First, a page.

Aims/hypothesis The role of TNF-α in impaired wound healing in diabetes was examined by focusing on fibroblasts. Methods Small excisional wounds were created in the db/db mice model of type 2 diabetes and normoglycaemic littermates, and in a streptozotocin-induced type 1 diabetes mouse model and control mice. Fibroblast apoptosis was measured by the TUNEL assay, proliferation by detection of proliferating cell nuclear antigen, and forkhead box O1 (FOXO1) activity by DNA binding and nuclear translocation. TNF-α was specifically inhibited by pegsunercept. Results Diabetic wounds had increased TNF-α, fibroblast apoptosis, caspase-3/7 activity and activation of the proapoptotic transcription factor FOXO1, and decreased proliferating cell nuclear antigen positive fibroblasts (p<0.05). TNF-α inhibition improved healing in the diabetic mice and increased fibroblast density. This may be explained by a decrease in fibroblast apoptosis and increased proliferation when TNF-α was blocked (p<0.05). Although decreased fibroblast proliferation and enhanced FOXO1 activity were investigated in type 2 diabetes, they may also be implicated in type 1 diabetes. In vitro, TNF-α enhanced mRNA levels of gene sets related to apoptosis and Akt and p53 but not mitochondrial or cell-cycle pathways. FOXO1 small interfering RNA reduced gene sets that regulate apoptosis, Akt, mitochondrial and cell-cycle pathways. TNF-α also increased genes involved in inflammation, cytokine, Toll-like receptor and nuclear factor-κB pathways, which were significantly reduced by FOXO1 knockdown. Conclusions/interpretation These studies indicate that TNF-α dysregulation in diabetic wounds impairs healing, which may involve enhanced fibroblast apoptosis and decreased proliferation. In vitro, TNF-α induced gene sets through FOXO1 that regulate a number of pathways that could influence inflammation and apoptosis.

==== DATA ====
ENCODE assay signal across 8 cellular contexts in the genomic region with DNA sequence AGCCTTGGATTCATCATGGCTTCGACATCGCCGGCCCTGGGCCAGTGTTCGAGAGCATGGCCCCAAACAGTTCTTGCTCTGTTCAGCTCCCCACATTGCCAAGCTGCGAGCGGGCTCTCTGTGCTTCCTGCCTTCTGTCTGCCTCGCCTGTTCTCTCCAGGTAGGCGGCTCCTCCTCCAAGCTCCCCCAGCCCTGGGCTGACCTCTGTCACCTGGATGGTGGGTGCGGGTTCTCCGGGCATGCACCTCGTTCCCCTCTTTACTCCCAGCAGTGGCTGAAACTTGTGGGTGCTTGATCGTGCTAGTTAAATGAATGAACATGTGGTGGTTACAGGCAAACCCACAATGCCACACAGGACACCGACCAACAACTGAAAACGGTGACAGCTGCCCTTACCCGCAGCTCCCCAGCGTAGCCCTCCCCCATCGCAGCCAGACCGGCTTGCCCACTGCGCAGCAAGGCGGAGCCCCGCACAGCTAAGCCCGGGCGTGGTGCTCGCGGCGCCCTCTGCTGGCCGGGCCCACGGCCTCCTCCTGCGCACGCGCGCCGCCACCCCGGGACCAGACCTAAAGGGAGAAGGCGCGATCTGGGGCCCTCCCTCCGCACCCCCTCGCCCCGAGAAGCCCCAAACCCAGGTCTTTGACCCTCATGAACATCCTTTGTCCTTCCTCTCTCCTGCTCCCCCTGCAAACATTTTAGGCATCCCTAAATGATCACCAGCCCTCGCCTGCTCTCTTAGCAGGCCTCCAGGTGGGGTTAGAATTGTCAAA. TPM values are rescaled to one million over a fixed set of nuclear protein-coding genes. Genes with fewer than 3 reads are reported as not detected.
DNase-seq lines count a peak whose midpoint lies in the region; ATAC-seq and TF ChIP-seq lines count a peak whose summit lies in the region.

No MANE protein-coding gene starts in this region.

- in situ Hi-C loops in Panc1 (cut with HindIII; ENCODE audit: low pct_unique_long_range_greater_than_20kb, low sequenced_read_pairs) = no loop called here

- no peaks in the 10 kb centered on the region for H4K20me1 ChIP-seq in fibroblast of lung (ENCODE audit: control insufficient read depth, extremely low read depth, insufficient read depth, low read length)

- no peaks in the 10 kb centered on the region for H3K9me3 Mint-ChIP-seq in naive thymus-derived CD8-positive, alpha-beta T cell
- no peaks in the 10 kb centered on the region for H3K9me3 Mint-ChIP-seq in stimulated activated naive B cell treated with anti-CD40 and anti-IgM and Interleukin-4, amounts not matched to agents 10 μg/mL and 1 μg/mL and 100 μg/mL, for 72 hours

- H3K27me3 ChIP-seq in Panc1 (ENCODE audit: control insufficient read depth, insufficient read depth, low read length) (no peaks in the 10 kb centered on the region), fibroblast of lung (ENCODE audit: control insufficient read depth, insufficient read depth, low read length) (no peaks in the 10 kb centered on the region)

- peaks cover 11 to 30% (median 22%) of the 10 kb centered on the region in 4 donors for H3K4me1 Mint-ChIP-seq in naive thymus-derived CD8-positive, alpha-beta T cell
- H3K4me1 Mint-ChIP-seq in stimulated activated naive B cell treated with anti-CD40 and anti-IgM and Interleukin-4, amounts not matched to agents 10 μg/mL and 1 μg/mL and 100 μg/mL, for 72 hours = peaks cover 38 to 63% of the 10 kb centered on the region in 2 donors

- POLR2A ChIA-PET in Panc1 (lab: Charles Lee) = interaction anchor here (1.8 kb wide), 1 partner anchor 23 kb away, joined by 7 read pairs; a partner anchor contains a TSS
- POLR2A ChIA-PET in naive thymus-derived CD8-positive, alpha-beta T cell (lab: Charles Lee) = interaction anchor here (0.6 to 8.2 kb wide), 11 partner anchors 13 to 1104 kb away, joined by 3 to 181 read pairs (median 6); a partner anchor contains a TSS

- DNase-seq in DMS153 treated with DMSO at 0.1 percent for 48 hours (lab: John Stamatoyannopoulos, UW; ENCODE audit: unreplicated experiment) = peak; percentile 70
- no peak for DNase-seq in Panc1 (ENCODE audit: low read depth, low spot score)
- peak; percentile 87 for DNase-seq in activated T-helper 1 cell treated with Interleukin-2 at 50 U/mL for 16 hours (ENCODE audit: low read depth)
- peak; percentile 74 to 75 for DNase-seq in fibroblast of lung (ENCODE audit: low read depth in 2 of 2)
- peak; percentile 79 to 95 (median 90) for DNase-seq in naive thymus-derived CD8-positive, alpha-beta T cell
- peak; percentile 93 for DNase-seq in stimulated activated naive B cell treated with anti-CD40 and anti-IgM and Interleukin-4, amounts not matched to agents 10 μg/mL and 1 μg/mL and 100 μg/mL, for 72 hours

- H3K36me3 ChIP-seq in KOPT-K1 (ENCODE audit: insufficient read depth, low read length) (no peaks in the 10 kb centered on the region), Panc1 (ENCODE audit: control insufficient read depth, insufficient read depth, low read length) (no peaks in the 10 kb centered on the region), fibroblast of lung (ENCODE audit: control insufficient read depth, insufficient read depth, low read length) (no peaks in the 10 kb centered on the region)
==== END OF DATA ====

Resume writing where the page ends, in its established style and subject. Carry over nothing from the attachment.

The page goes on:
- Nuclear translocation
ASJC Scopus subject areas
- Internal Medicine
- Endocrinology, Diabetes and Metabolism